Market Snapshot: June 2022

In summary

  • The first half of 2022 will go down as one of the most challenging investment periods in history as all asset classes (except Cash), produced large negative returns. As Chart 1 shows, June was bad on its own. Aside from record low earning cash returns, there have been few places to hide in 2022.
  • As we all know, the major reasons have been the multi-decade record high inflation coming out of USA, Europe, and exacerbated by the Russian/Ukraine war which placed upward price pressure on Food and Energy. Countries requiring the import of food and energy are likely already in recession and talk of recession for the developed world has started.
  • Markets are pricing in cash rate increases around the world, and in Australia, markets expect cash rates to increase to 3% within 12 months which will place strain on the economy given the high mortgage rates on top of high food and energy prices.
  • It is difficult to see the rest of 2022 produce anything but more financial market volatility, our preferred overweights continue to be cheaper value-style equity and high-quality bonds (i.e. Investment Grade).
  • On the positive, compared to a few months ago, the future expected returns for all asset classes are much higher but prudent investing in risky assets absolutely requires diversification (not concentrated bets) and patience for a long-term view.  

Chart 1: Another difficult month in traditional asset classes

Sources: Morningstar

What happened in June?

Markets & Economy

Volatility is the norm as bond yields soar

  • As reported just a few weeks ago, headline inflation in the USA (8.6%) created a market rout in the second week of June, as everyone knew the outcome is higher interest rates from Central Banks but at the cost of a weaker economy than previously expected.
  • With high food and energy prices feeding into inflation (exacerbated by the continuing Russia/Ukraine war), higher interest rates will only have a limited effect on reducing prices meaning it is discretionary goods and services that are hit hardest, as households prepare for lower savings, and businesses are challenged with reducing profit margins.
  • Unfortunately, the natural outcome to unexpected higher inflation was always massive volatility across all financial markets, whether bonds, equities, commodities, and property. More unexpected high inflation will do the same.
  • Amongst equities, it was the previous (2020/21) darling growth markets that were hit hardest, whilst the cheaper value style securities (including Emerging Markets) were the better performers (as opposed to 2021).
  • When markets are stressed, the US Dollar usually strengthens, and the month of June was no different and the Australian dollar now trades at ~$0.68USD which is down from $0.71USD. This ~4% reduction in value aided unhedged investors in diversified global equity portfolios that are dominated by US securities…so losses were reduced.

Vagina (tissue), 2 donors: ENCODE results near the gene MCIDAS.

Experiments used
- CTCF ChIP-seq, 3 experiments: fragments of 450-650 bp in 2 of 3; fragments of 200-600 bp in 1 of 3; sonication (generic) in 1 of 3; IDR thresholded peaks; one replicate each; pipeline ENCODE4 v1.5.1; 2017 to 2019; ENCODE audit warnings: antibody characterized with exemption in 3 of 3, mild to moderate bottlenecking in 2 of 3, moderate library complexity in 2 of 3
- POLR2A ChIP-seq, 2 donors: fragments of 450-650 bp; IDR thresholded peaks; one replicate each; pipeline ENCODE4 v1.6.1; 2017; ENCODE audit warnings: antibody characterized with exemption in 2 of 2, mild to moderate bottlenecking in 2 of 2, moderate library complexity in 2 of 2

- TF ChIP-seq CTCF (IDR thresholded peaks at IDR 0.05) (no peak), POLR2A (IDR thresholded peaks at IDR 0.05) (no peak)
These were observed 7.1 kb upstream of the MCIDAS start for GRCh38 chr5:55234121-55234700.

A new variant and increasing cases

  • Whilst the Pandemic has fallen down this page in term so of priority, it is still a major risk as reports of a new contagious Omicron variant that is likely vaccine resistant has surfaced in recent weeks. Thankfully death rates are not high (yet) so it may be a weaker variant but surging cases are keeping businesses and health professionals challenged and calls of returning mask mandates appear sensible over the short term (just in case “weaker” is a false assumption).


  • Unfortunately, this paper continues to leave the remaining points unchanged from previous months …
    • It appears along with inflation, 2022 will likely be seen as a very volatile year for all markets.
    • The higher bond yields are resulting in large shifts across equity markets as expensive securities are sold off and the previous momentum of growth, tech, and ESG-friendly themes are replaced by lower valued, lower growth (some may call) boring securities.
    • Valuations (still) remain high in USA and therefore carry downside risks. Whilst Emerging Markets’ valuations continue their appeal, they carry a unique set of risks in the form of China with their continued COVID lockdowns and potential government crackdowns on markets.
  • Long term bonds are currently much higher than in 2021 and whilst the short-term losses have been painful, this is where the safest returns appear … as any recession could result in lower yields (which translate to price increases) as cash rates increase to combat inflation.

Major Market Indicators

Sources: Tradingview, Morningstar, Trading Economics, Reserve Bank of Australia

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